Traditional contact centres as we know them were designed and deployed at scale in the 1960s, largely based on outdated management and governance models with standards that are no longer applicable.
Today’s modern customers expect to communicate the way they find most convenient to them, including phone, web, mobile, text, and social. They demand higher levels of personalisation, immediacy, and convenience. But on-premises technologies are by design not unified, omnichannel, or real-time, and as a result fall short in an always-on, hyperconnected world.
A recent report from Brian Solis commissioned by RingCentral, Contact Centre 2.0: The Rise of Collaborative Contact Centres industry report, demonstrates the need for digital transformation of the established contact centre model to a truly customer-centric, modern approach.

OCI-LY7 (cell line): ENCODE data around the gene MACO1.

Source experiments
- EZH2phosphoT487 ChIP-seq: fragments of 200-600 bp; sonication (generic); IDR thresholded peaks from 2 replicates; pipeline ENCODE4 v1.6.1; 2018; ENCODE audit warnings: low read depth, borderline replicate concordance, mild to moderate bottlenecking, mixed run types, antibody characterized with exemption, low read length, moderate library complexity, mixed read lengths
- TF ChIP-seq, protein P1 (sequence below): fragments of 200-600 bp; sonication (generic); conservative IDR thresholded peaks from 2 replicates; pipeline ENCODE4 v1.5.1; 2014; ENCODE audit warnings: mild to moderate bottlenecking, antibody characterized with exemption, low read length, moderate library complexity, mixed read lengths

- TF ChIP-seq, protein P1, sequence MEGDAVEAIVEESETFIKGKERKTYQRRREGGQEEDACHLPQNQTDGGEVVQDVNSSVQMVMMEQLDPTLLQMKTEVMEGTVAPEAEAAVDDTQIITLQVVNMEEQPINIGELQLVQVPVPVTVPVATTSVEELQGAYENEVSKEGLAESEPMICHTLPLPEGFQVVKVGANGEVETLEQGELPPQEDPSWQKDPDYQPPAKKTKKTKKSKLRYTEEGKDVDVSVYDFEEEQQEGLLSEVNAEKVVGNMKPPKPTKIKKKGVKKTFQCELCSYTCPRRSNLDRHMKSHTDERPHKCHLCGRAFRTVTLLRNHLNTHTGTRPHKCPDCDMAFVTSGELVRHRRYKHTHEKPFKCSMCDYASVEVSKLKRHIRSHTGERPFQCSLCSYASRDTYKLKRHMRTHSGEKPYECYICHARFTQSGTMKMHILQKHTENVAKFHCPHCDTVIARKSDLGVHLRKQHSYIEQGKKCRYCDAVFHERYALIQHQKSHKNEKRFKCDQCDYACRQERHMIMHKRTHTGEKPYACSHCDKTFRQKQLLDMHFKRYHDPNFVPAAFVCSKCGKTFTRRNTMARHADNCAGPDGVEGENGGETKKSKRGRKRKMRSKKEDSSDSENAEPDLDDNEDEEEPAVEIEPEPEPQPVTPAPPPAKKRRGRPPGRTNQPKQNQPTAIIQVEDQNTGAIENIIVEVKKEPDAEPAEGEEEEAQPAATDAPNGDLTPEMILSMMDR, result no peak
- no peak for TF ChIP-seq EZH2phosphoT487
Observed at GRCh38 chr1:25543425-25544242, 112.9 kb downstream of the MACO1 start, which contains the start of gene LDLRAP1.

Based on a survey of 500 knowledge workers in the US and UK, the findings outline the decline of traditional contact centres operating on-premises technologies, work siloes, and limited and dated customer channels. Instead, new cloud models enhance collaboration among experts and contact centre agents, providing first contact resolution to today’s modern customer. Companies are adopting cloud-first contact centres strategies in order to be more competitive in the market.
- Eighty-six percent aim to complete a transition within three years to Contact Centre 2.0.
- Sixty-one percent of companies have or plan to fully transition to the cloud.
Meeting the needs of today’s customer is more critical than ever for companies. It’s not just about delivering exceptional experiences in order to establish a competitive advantage; it’s about providing exceptional experiences to the modern customer in order to meet evolving standards of service excellence. The technology is here today with the cloud, and it is creating unprecedented opportunities for experience innovation.